|A friend’s salad (now I’m hungry!)|
Absolutely! All of us are. Even in the humdrum moments we demonstrate creativity when arranging asparagus, potatoes, and drumsticks on a dinner plate. We select a new tie that echoes our eye color and a shirt of a paler hue, and presto, we’ve revitalized our favorite suit. And aren’t we women brilliant when it comes to applying concealer and mascara?
“But that doesn’t count, I’m not creative,” I can hear some of you say. “I can’t even draw a straight line.”
Hmmm, did Pablo Picasso draw straight lines? Consider his words: “Every child is born an artist. The problem is how to remain an artist once he grows up.”
We all enter the world with the potential to be creative. Watch two-year-olds gathering information. Between sampling rocks and examining worms, they invent languages and imaginary friends. They crawl under tables, play dress-up, watch clouds, and generally have a ball.
Then when entering elementary school around age five, many children grow self-conscious when peers ridicule them. Once carefree, many of these kids cease doing pirouettes in the living room, refuse to swoop their voice up to high C when singing Happy Birthday, and stop generating marvelous drawings that suddenly look like scribbling.
|A painting of my son, Chris|
Some courageous teenagers continue to foster artistic passions through high school and college, but set them aside when entering the serious grown-up world of work and raising children. Sadly, if they stow their dreams away long enough they may forget what they were.
Yet even in our chalk-full adult life, the seeds of creativity beg to sprout. We doodle while on the phone, hum in the shower, and tap our fingers on the steering wheel when listening to oldies.
Fifteen years ago my friend Robin turned her lifelong desire to play the harp into a reality by buying one and taking lessons. And she started writing screenplays!
Another friend, Janeen, took a giant leap and signed up for her first singing lessons ever. She now performs with a gospel choir.
And adventuresome Marissa started flamenco classes. She adores the castanets and shawls, and performed in her class recital.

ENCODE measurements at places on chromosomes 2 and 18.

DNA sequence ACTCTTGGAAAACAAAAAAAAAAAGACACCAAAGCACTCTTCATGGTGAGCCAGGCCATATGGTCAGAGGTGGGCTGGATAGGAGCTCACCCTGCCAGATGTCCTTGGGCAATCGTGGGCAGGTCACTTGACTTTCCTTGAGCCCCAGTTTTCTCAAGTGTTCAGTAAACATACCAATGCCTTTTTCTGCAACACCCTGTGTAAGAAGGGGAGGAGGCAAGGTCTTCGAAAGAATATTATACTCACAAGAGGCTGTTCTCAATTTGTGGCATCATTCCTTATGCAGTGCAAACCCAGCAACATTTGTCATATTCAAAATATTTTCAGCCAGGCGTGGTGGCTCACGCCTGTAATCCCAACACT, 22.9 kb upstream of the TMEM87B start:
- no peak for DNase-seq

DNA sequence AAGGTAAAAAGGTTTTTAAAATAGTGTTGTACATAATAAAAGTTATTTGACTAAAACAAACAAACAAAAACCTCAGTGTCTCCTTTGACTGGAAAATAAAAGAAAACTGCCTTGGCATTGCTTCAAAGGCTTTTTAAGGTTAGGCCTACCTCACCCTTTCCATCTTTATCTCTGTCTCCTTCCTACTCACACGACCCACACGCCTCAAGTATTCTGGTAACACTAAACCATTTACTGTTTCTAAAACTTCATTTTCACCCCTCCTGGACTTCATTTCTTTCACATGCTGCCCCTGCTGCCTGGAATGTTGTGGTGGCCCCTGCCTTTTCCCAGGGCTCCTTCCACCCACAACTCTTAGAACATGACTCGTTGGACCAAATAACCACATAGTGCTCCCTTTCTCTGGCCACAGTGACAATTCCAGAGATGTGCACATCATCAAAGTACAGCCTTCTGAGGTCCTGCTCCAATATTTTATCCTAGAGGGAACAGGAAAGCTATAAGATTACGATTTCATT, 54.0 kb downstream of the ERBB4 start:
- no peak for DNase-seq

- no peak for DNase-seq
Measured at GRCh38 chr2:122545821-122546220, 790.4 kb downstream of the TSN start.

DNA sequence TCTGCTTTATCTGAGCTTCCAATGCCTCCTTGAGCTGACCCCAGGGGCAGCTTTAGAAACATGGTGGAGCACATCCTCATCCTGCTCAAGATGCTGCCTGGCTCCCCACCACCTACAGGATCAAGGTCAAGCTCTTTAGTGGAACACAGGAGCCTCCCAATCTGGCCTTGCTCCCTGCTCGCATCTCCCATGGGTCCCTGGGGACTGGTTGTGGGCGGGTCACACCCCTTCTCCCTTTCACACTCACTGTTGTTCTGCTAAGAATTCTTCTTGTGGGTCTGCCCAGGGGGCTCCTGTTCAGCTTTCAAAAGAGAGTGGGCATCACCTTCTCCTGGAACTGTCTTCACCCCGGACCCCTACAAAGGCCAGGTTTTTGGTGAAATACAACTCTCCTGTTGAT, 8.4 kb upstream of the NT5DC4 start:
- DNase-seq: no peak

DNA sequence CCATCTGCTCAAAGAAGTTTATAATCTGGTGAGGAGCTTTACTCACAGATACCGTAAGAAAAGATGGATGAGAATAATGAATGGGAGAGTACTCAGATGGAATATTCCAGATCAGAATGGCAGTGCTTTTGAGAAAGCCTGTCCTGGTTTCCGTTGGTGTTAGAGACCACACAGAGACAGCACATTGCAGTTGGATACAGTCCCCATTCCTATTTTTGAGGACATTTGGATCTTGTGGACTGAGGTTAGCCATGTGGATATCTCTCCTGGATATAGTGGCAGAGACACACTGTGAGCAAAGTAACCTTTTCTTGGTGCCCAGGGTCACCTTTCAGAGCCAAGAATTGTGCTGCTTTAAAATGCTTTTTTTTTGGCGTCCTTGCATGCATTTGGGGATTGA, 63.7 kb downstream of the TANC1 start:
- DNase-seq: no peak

Are these women a unique breed indwelled with talent, chutzpah, or a touch of insanity the rest of us don’t possess?
God gave each of us certain physical and mental limitations. I’m stuck at 5’2″, so it’s unlikely I’ll be strutting down a fashion runway. Yikes, especially at my age. Yet size and shape and even IQ are not what rob us of creativity, but rather our inner critic, the fellow sitting on our shoulder informing us we’re making fools of ourselves and wasting time-mean-spirited comments we’d never tell our children.
Ideally, creative people cut themselves slack when their fingers hit the wrong piano key or their soufflé falls flat. I finally learned compassion for myself by positioning my photo as a two-year-old on my bed table to remind myself to be kind to the little girl inside this adult body.
Has it been thirty years since you dabbled with watercolors or used your flowerbed as your pallet? It’s not too late. If you’re a mom with young children, encourage them to get creative and join in the fun. I found in our home, when our kids got bored and TV was off-limits they’d bump off the walls and whine that there was nothing to do, then they’d extract cardboard from the recycle bin and build castles, or bring out crayons and color outside the lines.
Which reminds me of the day my older sister decorated the second-floor wall with red crayon, then blamed her masterpiece on me. My kindhearted parents didn’t punish her, maybe because our mother was an artist herself. And I forgive my sister because she was being creative!
I leave you with a final thought from Pablo Picasso:
“I am always doing that which I cannot do, in order that I may learn how to do it.”